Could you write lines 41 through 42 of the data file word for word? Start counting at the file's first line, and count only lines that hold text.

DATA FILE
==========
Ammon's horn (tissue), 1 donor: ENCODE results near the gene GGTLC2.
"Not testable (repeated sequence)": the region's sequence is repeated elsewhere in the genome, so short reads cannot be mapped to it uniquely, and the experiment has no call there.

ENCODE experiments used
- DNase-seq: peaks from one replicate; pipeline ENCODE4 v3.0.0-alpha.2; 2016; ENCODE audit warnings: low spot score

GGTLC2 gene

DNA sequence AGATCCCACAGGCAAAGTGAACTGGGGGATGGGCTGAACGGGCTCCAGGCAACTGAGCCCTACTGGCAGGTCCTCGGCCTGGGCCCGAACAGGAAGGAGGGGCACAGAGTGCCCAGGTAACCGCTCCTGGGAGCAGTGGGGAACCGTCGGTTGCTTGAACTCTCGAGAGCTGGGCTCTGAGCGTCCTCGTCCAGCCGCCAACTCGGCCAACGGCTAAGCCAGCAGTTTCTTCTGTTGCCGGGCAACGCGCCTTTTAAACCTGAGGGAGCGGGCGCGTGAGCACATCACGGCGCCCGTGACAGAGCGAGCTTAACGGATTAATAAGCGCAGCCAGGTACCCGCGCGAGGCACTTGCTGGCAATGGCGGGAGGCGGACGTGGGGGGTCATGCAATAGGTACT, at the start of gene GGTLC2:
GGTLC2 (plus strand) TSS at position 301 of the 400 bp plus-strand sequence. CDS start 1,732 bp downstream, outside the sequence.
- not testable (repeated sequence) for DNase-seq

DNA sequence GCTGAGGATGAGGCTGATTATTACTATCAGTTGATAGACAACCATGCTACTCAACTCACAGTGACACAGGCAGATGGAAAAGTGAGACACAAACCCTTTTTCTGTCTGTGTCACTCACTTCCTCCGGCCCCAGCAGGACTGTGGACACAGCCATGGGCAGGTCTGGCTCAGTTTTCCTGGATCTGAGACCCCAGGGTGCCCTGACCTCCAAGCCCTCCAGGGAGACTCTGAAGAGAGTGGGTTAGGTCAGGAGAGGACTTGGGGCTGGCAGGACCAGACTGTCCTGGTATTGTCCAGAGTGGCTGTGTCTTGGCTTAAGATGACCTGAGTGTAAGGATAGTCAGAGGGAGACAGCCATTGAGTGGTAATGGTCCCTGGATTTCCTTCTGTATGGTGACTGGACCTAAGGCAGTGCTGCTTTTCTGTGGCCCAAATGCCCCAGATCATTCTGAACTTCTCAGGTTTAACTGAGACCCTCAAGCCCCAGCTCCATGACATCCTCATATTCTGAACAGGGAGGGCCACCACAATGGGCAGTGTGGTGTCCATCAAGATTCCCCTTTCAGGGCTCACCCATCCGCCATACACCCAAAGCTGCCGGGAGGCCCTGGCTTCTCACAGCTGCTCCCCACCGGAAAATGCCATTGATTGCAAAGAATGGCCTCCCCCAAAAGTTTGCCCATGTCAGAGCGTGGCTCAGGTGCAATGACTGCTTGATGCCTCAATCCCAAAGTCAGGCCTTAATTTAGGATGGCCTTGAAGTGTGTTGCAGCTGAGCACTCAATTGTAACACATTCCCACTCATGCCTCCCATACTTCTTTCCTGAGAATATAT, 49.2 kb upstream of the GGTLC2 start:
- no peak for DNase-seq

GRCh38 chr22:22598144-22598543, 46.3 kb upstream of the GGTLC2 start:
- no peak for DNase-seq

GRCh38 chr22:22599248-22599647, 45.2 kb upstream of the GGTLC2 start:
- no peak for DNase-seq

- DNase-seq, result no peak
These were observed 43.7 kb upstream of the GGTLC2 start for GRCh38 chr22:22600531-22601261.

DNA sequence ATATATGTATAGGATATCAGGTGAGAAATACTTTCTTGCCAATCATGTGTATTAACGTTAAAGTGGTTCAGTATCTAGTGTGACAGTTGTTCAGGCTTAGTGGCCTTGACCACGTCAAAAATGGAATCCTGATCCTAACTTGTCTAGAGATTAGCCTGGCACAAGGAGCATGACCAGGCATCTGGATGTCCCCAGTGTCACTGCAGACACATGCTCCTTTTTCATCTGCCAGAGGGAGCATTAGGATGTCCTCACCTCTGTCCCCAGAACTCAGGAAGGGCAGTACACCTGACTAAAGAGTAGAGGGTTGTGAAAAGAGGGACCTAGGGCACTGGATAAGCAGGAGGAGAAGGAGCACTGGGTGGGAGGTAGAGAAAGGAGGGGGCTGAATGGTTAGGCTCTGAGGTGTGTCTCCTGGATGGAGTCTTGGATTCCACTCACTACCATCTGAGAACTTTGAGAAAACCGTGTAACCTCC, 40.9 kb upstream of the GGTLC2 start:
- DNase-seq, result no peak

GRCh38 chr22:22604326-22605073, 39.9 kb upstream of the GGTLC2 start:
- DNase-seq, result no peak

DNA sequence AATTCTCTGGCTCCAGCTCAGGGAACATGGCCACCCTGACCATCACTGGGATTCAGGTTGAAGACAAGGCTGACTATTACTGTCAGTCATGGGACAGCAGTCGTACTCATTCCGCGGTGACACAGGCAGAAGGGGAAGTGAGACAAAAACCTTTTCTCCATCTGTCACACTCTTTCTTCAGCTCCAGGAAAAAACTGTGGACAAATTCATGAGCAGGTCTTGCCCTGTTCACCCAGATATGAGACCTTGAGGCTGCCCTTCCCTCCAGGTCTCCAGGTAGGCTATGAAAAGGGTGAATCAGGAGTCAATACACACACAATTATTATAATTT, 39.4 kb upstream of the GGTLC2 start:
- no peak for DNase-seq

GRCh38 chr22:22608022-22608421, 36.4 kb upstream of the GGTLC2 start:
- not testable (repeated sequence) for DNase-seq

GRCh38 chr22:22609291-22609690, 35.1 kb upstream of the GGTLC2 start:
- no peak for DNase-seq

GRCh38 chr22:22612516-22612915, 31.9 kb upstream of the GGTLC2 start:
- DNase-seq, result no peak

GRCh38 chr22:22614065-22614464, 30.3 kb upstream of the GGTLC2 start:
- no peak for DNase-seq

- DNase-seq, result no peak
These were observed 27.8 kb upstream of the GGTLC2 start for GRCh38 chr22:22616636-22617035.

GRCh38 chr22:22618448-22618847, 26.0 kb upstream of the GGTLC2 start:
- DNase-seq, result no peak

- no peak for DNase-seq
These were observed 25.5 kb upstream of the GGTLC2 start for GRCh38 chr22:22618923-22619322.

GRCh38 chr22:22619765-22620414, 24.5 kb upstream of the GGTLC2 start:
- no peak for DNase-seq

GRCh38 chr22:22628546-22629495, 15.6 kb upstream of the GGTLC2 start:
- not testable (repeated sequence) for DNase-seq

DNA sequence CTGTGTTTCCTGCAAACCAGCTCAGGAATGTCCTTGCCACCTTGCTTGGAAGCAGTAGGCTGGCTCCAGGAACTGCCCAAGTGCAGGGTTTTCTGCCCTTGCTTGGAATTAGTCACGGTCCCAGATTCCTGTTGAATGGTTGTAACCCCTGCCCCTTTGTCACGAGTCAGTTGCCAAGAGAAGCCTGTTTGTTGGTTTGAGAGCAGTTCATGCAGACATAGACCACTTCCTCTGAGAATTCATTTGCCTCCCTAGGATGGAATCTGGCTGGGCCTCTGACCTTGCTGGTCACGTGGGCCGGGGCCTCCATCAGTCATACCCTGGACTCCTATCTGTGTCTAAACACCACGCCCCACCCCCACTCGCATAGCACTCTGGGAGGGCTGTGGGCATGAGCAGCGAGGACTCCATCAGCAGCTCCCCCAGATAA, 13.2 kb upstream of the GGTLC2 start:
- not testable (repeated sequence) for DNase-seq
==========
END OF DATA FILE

DNA sequence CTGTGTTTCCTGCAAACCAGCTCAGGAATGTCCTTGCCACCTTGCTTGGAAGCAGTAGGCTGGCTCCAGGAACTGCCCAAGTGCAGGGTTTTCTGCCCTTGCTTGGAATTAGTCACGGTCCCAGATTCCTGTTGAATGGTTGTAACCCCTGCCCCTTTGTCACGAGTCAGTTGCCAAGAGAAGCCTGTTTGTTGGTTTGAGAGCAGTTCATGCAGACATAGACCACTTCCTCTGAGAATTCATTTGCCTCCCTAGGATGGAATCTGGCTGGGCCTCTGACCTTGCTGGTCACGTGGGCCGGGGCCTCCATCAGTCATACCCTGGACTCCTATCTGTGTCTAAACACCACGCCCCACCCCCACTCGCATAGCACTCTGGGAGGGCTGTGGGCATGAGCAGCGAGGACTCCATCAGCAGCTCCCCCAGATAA, 13.2 kb upstream of the GGTLC2 start:
- not testable (repeated sequence) for DNase-seq